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Tue March 18, 2014
TheEC: $18 Million Dollar Typos
This time on The Engineer's Corner, I want to look back three weeks ago, and look back over fifty years ago. And how little typos can have a big impact when it comes to engineering.
First, fifty years ago: July 22, 1962. NASA's Mariner 1 spacecraft, designed to study the inner three planets of our solar system, was detected to have an uncorrectable guidance problem just six minutes into launch. Reluctantly, the entire rocket is destroyed as a necessary safety precaution. The entire $18.5mil mission (in 1962 dollars, no less) was a loss. What was the reason?
The after-action reports varied somewhat, but the most common reason cited was an error in the code. The so-called "missing hyphen" that caused the rocket to misinterpret guidance info so badly that it would've tilted over and blasted right back into the ground had it not been intentionally destroyed. Millions of dollars, thousands of man-hours, and immeasurable scientific research...all lost because of just one error in the code.
Now, fast-forward to March 1, 2014, and Rhode Island Public Radio is launching its new Saturday and Sunday programming schedule. We normally have a live news anchor in the mornings on weekends. But the rest of the day a computer-based automation system, called "AudioVault", plays sound clips and handles the various NPR and BBC satellite programming feeds.
AudioVault is controlled by playlists, such as this example of the main Saturday afternoon playlist:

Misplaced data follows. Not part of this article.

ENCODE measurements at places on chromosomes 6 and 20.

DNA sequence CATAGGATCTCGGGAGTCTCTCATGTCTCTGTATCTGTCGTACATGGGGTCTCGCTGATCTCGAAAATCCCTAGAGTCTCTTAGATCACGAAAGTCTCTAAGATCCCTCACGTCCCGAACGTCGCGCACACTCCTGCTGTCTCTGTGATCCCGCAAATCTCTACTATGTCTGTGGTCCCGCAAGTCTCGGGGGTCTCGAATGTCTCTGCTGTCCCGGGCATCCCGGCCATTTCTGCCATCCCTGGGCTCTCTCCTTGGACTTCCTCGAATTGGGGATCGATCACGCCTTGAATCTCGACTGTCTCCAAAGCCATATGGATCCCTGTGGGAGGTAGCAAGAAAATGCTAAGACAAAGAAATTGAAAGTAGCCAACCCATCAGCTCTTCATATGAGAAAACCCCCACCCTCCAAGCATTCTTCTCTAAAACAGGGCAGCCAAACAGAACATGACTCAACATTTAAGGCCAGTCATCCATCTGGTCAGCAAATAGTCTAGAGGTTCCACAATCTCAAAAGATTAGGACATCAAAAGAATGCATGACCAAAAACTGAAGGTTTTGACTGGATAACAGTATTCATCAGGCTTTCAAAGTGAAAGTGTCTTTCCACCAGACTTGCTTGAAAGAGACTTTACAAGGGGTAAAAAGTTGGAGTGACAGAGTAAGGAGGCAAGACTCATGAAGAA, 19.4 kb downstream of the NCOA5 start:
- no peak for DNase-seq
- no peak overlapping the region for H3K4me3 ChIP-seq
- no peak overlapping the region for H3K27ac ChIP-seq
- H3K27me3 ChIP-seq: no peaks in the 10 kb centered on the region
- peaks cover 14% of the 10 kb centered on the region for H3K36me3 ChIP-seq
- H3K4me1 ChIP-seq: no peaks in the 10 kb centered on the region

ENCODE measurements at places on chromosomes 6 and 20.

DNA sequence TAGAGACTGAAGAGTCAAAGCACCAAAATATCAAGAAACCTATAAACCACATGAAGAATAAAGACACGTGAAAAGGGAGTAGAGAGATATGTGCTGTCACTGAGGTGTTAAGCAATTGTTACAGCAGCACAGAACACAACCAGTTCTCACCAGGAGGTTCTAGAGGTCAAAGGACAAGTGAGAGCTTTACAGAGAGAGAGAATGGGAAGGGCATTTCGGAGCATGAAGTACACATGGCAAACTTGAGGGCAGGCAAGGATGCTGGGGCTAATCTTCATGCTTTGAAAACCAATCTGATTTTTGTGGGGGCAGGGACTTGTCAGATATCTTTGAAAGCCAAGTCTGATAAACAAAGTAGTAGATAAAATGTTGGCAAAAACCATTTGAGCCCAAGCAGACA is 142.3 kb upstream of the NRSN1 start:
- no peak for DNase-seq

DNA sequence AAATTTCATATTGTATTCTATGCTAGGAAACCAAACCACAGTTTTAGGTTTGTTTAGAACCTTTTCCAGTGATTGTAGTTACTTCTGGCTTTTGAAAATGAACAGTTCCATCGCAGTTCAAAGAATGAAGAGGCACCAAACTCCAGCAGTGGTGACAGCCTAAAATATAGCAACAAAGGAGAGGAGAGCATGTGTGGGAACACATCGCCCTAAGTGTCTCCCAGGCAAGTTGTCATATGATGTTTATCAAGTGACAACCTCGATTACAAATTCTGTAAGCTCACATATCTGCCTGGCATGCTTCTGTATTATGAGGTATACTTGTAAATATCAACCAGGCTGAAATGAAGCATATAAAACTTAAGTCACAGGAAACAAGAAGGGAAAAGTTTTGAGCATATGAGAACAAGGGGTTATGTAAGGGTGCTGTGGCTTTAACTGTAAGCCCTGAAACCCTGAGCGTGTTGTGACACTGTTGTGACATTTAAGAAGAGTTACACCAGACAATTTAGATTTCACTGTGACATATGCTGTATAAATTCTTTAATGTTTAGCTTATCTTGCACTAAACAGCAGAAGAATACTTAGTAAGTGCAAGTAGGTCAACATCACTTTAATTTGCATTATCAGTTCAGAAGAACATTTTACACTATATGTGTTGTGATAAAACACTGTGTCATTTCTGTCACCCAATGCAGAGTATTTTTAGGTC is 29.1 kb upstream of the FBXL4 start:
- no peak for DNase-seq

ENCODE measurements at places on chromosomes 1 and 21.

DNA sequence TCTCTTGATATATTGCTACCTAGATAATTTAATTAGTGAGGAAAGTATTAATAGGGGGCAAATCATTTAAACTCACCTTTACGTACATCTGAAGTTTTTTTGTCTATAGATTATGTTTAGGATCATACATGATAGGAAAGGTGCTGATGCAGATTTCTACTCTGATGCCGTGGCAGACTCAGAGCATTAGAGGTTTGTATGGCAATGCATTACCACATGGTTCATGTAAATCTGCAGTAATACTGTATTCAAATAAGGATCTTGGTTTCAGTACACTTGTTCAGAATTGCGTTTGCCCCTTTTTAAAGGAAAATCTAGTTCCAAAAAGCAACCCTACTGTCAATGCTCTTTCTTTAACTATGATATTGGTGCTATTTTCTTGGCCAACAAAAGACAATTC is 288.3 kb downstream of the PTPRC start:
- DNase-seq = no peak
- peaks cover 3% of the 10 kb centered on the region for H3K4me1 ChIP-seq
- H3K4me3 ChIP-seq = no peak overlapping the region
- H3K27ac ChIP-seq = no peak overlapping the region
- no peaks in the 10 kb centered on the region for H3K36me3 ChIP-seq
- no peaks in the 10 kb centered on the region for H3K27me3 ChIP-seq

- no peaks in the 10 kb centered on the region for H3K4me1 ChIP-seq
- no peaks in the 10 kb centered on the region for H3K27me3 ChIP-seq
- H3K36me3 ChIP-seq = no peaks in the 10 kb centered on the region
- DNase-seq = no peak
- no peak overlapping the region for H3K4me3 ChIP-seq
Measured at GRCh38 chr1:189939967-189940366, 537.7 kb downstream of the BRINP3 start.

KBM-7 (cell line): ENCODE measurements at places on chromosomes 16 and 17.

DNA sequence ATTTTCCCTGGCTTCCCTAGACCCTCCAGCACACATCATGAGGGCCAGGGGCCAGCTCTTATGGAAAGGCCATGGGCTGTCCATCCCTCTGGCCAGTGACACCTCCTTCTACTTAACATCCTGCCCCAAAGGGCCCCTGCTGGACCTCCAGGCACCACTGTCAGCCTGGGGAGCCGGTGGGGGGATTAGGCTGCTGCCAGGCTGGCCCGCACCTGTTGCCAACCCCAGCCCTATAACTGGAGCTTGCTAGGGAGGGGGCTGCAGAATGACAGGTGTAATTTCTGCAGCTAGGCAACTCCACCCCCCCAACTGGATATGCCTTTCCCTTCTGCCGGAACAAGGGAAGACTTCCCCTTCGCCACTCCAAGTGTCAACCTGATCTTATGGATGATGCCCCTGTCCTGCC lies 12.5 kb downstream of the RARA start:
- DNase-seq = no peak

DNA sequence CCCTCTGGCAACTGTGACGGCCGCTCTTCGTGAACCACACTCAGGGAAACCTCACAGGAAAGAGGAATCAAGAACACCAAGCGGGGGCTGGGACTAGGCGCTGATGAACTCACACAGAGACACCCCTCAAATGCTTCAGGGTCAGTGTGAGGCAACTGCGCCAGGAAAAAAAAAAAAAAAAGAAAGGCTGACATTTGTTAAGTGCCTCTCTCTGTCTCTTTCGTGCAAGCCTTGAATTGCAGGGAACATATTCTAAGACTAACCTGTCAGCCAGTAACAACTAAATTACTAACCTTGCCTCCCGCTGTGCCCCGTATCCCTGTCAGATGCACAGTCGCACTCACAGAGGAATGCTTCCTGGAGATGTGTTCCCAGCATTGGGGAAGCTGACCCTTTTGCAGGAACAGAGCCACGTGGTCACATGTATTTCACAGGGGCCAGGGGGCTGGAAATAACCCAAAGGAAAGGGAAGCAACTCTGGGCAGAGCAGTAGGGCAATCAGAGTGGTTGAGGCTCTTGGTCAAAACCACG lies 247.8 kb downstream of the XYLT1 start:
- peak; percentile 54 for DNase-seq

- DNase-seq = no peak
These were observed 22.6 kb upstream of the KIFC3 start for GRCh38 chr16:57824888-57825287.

|||DINNER PARTY DOWNLOAD||"
|||ONLY A GAME||"
Looks a lot like computer code, doesn't it? That's because essentially it is. The "X" at the end of a line tells the system that line of code is active (not disabled). The "Custom4=" command tells the AudioVault computer to send a command out the serial port to our audio switcher, and go to another source. "DelayServer" is another part of AudioVault; that's for pre-recorded shows like Dinner Party Download. "Demod3" is a satellite feed; that's where we get live NPR newscasts at the top of every hour. "LocalBreak" is yet another part of AudioVault for short breaks of promos, underwriting, weather reports, etc. Some are pre-recorded weeks in advance, others are recorded that morning by the live news anchor. They tend to follow the format of DDHHMMSS, so SA141900 is a break meant to play on Saturday at 2:19pm exactly.
And then there's "carts" like "FWDPRO-OTM", which is shorthand for "Forward Promo for On The Media." Unlike the 8-track devices of yore, a modern software cart is a group of cuts, so when that cart is played, you'll hear one of five or six cuts we've put together that promo this week's show topic for On The Media (which airs Saturdays at 4pm and Sundays at 7am on RIPR). Carts allow us to easily "mix things up" a little so you don't hear the exact same thing each time.
Much like computer code, this is all edited "by hand" in Windows Notepad before uploading into the AudioVault. It's actually faster, easier and more reliable than trying to do it within AudioVault itself. But also much like computer code, it only takes one character out of place for something really major to stop working. If, for example, the "X" is left off the end of that command at 03:01:00PM, or there's only one pipe (the | character) instead of two at the end of the line? That line won't work, the audio switcher won't change to Demod3, and that means five minutes of dead air instead of an NPR Newscast.
Naturally, we try to avoid that! Before deployment, the playlist code is reviewed on three separate occasions, and by multiple trained personnel, to ensure "fresh eyes". The AudioVault has some limited ability to do its own error checking as well. And on launch weekend, all day on Saturday and Sunday we had a human in the studio, "deadrolling" content just in case. To "deadroll" means you play the same content but you don't actually put it on the air unless there's a problem. Deadrolling is very labor-intensive, but it gives you a ready backup you can turn to quickly if needed.
Still, as the saying goes, we're only human. Fortunately a typo in our playlists, while not good, won't cost us $18.5million and crash a space mission. At least, we hope not!